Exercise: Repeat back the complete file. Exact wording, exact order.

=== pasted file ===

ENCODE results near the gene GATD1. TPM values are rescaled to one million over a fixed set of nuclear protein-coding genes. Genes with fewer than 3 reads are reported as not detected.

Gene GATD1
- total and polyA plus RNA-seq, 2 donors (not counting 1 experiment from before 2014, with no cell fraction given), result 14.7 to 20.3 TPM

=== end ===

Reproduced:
ENCODE results near the gene GATD1. TPM values are rescaled to one million over a fixed set of nuclear protein-coding genes. Genes with fewer than 3 reads are reported as not detected.

Gene GATD1
- total and polyA plus RNA-seq, 2 donors (not counting 1 experiment from before 2014, with no cell fraction given), result 14.7 to 20.3 TPM